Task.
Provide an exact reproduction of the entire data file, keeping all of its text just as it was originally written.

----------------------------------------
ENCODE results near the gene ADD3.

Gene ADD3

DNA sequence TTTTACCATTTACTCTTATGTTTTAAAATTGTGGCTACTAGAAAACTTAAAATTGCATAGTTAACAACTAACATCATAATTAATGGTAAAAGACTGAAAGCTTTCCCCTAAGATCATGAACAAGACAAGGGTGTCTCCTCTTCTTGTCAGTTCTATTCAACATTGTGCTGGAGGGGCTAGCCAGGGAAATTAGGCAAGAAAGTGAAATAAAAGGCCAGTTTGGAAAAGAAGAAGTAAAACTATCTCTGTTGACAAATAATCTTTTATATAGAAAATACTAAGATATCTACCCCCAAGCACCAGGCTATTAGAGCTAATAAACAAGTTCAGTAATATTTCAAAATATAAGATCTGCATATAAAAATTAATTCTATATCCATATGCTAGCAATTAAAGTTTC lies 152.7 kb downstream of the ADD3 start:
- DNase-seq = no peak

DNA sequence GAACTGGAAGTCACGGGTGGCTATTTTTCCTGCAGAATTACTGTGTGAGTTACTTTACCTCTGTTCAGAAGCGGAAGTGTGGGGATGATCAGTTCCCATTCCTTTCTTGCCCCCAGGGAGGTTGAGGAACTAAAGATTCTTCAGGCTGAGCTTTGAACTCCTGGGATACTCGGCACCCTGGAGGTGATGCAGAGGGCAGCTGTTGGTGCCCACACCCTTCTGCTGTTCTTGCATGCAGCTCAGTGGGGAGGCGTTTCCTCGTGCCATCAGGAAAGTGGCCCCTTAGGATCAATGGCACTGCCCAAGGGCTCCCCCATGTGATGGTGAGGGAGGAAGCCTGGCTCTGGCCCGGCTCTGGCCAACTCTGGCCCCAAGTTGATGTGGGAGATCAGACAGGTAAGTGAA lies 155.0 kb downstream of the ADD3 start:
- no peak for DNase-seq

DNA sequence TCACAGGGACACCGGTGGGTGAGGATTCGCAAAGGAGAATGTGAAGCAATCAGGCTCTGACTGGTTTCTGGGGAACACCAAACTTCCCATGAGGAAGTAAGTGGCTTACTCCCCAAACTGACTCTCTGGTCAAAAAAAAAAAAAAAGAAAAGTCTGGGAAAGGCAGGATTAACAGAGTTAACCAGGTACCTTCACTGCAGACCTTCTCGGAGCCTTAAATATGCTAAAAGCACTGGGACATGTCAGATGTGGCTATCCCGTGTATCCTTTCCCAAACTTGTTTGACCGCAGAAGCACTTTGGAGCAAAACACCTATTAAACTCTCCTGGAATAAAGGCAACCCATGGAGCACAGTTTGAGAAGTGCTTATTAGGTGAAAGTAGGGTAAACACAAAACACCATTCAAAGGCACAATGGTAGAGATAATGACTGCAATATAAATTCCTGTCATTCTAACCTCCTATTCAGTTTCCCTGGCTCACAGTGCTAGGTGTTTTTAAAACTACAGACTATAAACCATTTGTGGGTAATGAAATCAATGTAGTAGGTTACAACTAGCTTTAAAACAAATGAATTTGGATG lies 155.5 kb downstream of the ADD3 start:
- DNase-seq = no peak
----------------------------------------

ENCODE results near the gene ADD3.

Gene ADD3

DNA sequence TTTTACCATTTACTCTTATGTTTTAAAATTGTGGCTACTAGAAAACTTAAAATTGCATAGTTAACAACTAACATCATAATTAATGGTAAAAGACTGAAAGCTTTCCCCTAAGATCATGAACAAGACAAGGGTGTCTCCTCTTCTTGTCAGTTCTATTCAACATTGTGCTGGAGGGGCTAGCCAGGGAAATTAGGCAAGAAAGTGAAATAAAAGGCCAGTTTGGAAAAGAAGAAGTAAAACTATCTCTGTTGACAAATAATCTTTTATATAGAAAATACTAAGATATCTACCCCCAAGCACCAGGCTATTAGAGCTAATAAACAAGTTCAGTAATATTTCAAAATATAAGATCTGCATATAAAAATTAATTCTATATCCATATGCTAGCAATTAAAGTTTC lies 152.7 kb downstream of the ADD3 start:
- DNase-seq = no peak

DNA sequence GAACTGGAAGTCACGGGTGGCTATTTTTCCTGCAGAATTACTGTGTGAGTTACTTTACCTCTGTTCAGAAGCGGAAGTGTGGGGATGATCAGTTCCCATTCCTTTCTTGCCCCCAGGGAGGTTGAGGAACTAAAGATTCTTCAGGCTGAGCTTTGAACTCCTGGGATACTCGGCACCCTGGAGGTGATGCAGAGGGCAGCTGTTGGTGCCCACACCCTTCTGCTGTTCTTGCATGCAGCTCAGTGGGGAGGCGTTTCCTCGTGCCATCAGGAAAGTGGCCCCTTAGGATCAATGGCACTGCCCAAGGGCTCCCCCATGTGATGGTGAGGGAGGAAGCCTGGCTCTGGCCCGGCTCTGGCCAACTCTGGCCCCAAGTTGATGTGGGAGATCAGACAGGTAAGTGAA lies 155.0 kb downstream of the ADD3 start:
- no peak for DNase-seq

DNA sequence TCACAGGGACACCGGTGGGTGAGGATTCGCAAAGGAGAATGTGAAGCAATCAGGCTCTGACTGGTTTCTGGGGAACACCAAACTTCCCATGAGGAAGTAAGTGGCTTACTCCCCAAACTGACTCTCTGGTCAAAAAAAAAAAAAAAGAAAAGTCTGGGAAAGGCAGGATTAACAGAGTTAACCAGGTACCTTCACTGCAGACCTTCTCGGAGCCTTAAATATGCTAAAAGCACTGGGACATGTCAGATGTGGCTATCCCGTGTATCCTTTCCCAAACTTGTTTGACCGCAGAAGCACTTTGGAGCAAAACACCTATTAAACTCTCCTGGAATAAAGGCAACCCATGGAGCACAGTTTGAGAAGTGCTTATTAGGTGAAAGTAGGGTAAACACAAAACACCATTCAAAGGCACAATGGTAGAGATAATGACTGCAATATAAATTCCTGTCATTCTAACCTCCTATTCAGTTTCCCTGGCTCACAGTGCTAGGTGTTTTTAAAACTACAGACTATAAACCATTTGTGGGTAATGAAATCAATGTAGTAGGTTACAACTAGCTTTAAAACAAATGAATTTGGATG lies 155.5 kb downstream of the ADD3 start:
- DNase-seq = no peak